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Review

Crocodiles - Dreamless

‘Dreamless’ is every bit a product of its own fantasy.
Crocodiles - Dreamless
Published: 10:12 am, October 21, 2016
‘Dreamless’ is every bit a product of its own fantasy.

Label: Zoo Music
Released: October 21st 2016
Rating: ★★★

Born out of troubled relationships, financial worries, career crises, and health strains, and driven by insomnia, Crocodiles’ sixth record occupies the sometimes delirious space between wake and slumber. Opening with the same sample the duo used on their first 7”, ‘Dreamless’ is rooted in the band’s long-established history of psychedelic refrains and hooky choruses. Side-lining the guitar (for the most part) in favour of synth driven melodies, what they present here is a step away from anything they’ve done before.

The first half of the record is mired in its own hypnosis. Opening track ‘Telepathic Lover’ sways with its own romance through desensitised emotions. ‘Maximum Penetration’ is a step further into the trance, a mix of hazily twinkling melodies and strident resolve. ‘I’m Sick’ spits and snarls with its vehement self-criticism. Much like a dream, these songs’ impact only seems to linger as long as the tracks themselves.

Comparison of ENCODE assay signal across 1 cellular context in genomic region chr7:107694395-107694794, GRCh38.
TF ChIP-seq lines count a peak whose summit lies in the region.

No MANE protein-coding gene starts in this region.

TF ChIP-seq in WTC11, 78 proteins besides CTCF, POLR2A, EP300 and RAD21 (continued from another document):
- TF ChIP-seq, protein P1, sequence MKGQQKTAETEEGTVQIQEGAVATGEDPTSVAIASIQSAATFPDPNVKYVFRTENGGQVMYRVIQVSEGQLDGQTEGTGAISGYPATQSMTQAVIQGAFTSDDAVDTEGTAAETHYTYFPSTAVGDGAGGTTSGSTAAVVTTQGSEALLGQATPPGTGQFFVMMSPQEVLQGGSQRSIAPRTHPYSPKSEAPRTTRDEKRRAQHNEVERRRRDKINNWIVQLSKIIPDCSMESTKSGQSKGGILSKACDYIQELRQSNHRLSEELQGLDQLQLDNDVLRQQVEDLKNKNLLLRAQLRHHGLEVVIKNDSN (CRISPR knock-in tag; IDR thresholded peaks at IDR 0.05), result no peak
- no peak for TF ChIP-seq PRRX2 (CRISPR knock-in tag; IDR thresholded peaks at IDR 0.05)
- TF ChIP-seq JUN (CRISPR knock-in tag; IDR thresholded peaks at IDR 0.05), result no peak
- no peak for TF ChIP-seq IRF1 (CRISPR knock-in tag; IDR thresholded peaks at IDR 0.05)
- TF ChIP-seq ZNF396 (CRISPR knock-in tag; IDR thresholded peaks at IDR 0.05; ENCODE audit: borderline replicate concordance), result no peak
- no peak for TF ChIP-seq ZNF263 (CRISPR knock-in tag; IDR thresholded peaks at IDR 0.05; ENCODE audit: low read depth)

It’s with the second side of the record that things start to get really interesting. ‘Alita’ spirals along fairground-esque rhythms and topsy-turvy melodies creating a keenly felt air of displacement. “I ain’t got no control” the lyrics echo – and there’s a true sense of giving in to lost direction.
‘Jumping On Angels’ echoes that turbulence with intersecting pianos and synth lines, whilst weighted bass grooves drive through the tracks core as the one hammering constant. From here on the record just gets darker. ‘Time To Kill’ is as sinister as the latter part of the title leads it to suggest, and ‘Jailbird’ even incorporates ghostly screams into the mix.

Sometimes lost in its own illusion, but always a vibrant ride, ‘Dreamless’ is every bit a product of its own fantasy. Jess Goodman

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